Thanks for your response! I will still pursue my Masters in IT or Cybersecurity. I am confident that technology is here to stay as well. I also read the U.S. Government Bureau of Labor Statistics (BLS) and it said Computer Information Systems will be one of the most indemand jobs of the future with the most openings.

  5. #21
    foobessional is offline Registered User
    Join Date
    Jun 2011
    Location
    Montana
    Posts
    8
    has anyone heard anything about APU/AMU(American Public/Military University's) Bachelor of Science in Information System Security? Here is a link to their courses for it:
    APU Degree Program: Bachelor of Science in Information Systems Security

  6. Advertisement

  7. #22
    jamesbell is offline Registered User
    Join Date
    Jul 2011
    Posts
    3
    I am impressed by the quality of information on this thread. There are a lot of good resources here. I am sure I will visit this place again soon.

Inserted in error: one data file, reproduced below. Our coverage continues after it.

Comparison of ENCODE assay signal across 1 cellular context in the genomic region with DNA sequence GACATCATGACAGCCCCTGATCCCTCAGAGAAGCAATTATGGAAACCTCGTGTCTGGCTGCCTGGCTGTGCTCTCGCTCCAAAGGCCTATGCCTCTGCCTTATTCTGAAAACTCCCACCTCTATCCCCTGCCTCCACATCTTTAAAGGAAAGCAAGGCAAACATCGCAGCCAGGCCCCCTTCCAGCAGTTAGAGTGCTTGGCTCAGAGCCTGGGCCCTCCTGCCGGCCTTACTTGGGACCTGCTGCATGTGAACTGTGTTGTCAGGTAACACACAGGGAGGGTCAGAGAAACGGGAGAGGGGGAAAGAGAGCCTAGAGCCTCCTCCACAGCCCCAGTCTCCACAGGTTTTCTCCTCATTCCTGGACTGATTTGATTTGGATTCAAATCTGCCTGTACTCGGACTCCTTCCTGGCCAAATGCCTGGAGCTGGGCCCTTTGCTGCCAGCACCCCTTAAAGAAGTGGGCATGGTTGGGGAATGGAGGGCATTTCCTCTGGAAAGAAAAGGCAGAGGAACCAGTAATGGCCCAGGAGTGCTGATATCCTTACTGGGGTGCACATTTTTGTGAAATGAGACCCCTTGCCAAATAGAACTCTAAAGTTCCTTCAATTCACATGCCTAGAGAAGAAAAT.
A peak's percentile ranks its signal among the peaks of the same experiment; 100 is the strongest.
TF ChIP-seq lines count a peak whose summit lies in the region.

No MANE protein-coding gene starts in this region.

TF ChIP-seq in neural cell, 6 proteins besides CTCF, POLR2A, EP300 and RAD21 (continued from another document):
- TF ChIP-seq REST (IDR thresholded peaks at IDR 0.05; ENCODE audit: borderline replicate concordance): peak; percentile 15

8. #23
    Pata5359 is offline Registered User
    Join Date
    Nov 2011
    Posts
    13
    A Navy buddy of mine is taking up Cybersecurity at UMUC. He's originally from Oklahoma and I told him about a grad certificate Oklahoma State offers online. He's a Sooner fan to the core and hates Okstate.

  9. #24
    ITJD is offline Registered User
    Join Date
    Mar 2010
    Location
    Northern Massachusetts, USA
    Posts
    913
    Quote Originally Posted by Randell1234 View Post
    I would not worry too much. The people to be concerned are the ones in IT that refuse to reinvent themselves with learning new skills. Right now security is the hot ticket. Imagine if someone got their A+ in 1999 when it covered 3.11, W95 and DOS. Imagine if they did not learn NT, 2000, Active Directory, security, etc. What would happen? Listen, IT is here to stay but you have to be willing to keep up with technology. As long as you are fluid and enjoy change, you will stay at the leading edge and be in higher demand.
    Well what I'd also add is this.

    The poster needs to decide if he wants to do what he loves, or what will make him money consistently. I will absolutely guarantee two things.

    1. That as you've already said, technology will constantly change and you need to change with it. Those with perpetual degree-seeking disorder will love IT and be alright in it if they feel similarly about IT.